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09 October 2005

local agribusiness

There was an interesting commentary in the newest Patagonia catalog... yes a clothing magazine, but none the less interesting article on surviving off of locally made substances (food, beer, and I am sure mary jane as is expected by Patagoniacs). To think that almost everything we consume has been on a 16 wheeler touting down the highway polluting the earth with emmisions and high levels of gas consumption (or is it deisel?) is frightening. Agriculture is an interesting business. Politicians hand out paychecks to farmers to leave their land un-plowed while other farms have increased their productivity a thousand times over due to fancier irrigation systems, updated machine technology and of course the poison that is regularly sprayed over our crops to keep the bugs hungry (lesser-beings we might deduce have no right to food - bugs, starving kids in Africa and the poor Americans in Louisiana). These increases in production have lessoned the man hours needed to produce our crops and perhaps lowered the amount of laborer jobs in America.
Farming is no longer a profitable business. When you can fly in a plane full of roses from Ecuador for the comparitive pennies that you would pay for land and labor in America, why grow roses here? Why should Americans support local farmers when we can support the deforestation of Brazil for our Starbucks coffee beans? Personally I would prefer a cup of fresh hot apple cider brewed at my local "pick your own" farm than Starbucks' lattes whose ideas of fair trade are exploiting the workers and paying the middle man more (thats a whole separate rant). I would love to have my own Alpaca farm in the Appalacians. Spin and dye wool and sell yarn (and of course handmade socks and sweaters) in a small corner store. However, even buying the land let alone livestock and a house to live in would put me in debt I could never repay. Good luck to the naturalists who do not get a family farm handed down to them. Perhaps I could make my fortune in the stock market and convert my winnings over to land 20 years from now. The idea of being self-made in the agriculture business is increasingly harder to accomplish.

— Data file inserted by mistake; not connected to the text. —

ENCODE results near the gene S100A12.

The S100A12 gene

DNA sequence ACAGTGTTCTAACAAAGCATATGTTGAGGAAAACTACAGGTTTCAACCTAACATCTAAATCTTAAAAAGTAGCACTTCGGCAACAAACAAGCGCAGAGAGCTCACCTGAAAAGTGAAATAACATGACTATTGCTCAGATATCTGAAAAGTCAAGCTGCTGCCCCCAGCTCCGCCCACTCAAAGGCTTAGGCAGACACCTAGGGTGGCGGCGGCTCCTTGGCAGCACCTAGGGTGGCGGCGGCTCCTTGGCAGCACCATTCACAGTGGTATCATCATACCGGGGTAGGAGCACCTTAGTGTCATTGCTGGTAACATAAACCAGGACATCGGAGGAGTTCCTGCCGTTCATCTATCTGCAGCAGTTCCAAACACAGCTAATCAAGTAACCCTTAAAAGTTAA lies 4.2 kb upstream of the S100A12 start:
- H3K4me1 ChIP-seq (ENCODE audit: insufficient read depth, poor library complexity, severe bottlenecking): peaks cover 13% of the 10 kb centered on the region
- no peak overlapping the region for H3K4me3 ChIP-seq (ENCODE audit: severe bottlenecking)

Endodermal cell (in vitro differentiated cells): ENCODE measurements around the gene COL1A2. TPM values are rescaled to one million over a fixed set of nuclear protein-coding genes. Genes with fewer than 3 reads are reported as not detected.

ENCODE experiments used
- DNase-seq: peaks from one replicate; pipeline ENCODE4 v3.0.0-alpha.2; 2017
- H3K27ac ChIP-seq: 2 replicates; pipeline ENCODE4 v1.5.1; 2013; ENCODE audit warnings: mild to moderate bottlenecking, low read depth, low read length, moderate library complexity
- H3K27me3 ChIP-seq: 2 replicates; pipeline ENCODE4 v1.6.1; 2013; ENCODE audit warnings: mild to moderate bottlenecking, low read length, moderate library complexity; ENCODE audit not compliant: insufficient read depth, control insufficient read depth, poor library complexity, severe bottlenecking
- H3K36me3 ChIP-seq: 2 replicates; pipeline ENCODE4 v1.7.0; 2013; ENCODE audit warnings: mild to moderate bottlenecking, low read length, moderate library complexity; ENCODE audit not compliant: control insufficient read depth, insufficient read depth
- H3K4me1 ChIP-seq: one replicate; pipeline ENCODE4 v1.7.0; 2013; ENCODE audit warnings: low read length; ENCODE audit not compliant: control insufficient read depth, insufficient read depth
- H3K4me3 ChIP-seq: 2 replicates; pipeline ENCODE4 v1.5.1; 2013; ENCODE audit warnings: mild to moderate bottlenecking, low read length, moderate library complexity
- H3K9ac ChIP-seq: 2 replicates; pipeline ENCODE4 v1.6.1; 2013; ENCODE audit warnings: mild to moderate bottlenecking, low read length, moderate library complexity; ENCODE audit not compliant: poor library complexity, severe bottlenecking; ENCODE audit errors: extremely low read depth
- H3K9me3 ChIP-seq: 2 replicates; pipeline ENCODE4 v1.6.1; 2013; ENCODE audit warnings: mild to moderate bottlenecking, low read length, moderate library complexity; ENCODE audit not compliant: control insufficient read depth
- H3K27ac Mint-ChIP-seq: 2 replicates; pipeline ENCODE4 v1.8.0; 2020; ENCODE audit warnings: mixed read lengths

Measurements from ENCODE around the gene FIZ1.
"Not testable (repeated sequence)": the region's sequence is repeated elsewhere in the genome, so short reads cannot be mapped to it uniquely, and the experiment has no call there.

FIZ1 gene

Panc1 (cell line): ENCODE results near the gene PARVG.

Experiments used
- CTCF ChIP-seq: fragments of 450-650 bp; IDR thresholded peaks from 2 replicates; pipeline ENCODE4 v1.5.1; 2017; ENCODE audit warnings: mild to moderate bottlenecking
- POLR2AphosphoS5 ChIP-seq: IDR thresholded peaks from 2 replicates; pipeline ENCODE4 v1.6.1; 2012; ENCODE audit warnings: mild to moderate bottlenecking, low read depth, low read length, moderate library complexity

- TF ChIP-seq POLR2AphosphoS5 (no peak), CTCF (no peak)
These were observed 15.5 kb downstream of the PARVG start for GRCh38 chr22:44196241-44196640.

Imagine throwing out those frozen pizzas in the fridge and instead using wheat, stewed tomatoes and fresh cheese from the local farms and daries. Sounds delicious to me. Fresh food not only tastes better but it does not contain the preservatives that are needed for mass-produces store bought food.
Maybe eating local food will even help to reduce the obesity epedemic that has Americans by the balls. McDonalds and Denny's would not be on every street corner making those hang-over breakfast mornings a little harder for us all, but better for the rest of the us now eating acorn squash for dinner instead of that quarter pounder and fries. Perhaps I would be craving fresh blackberries now instead of pad thai. Don't get me wrong, I love international foods! But for heavens sake, shall I bring up the 18 wheeler to your house to eat straight out of?
Maybe our problems extend from the Texan's "bigger is better" theory. Our super-farms are producing enough food to feed far more people than we have on this continent. Why then are people going hungry? The bigger farms must package their product in such a way to be transported across the nation to our local deli or Giant super that even the trash for the food we consume is incredible. Take a look at how much plastic is used next time you shop at the super. I see those little blue plastic bags we carry our milk home in floating in the harbor almost everyday.

Everyday I walk to my office I want to call up UTZ and protest their packaging materials. Why do our potatoe chips have to be stored in such hard plastic? could they use a recyled paper product instead? The bag of salt & vinegar chips you just ate with lunch are now floating next to my office increasing the lovely black sludge mess that resides 47 feet below me on the floor of the Patapsco. On a good day I can see 3 feet down into the Harbor, but after a good rain the trash from your lunch comes floating down the sewer grates from the city streets where you decided it was more convenient to non-chalantly throw your trash to the curb instead of the recepticle all of the way down the block.


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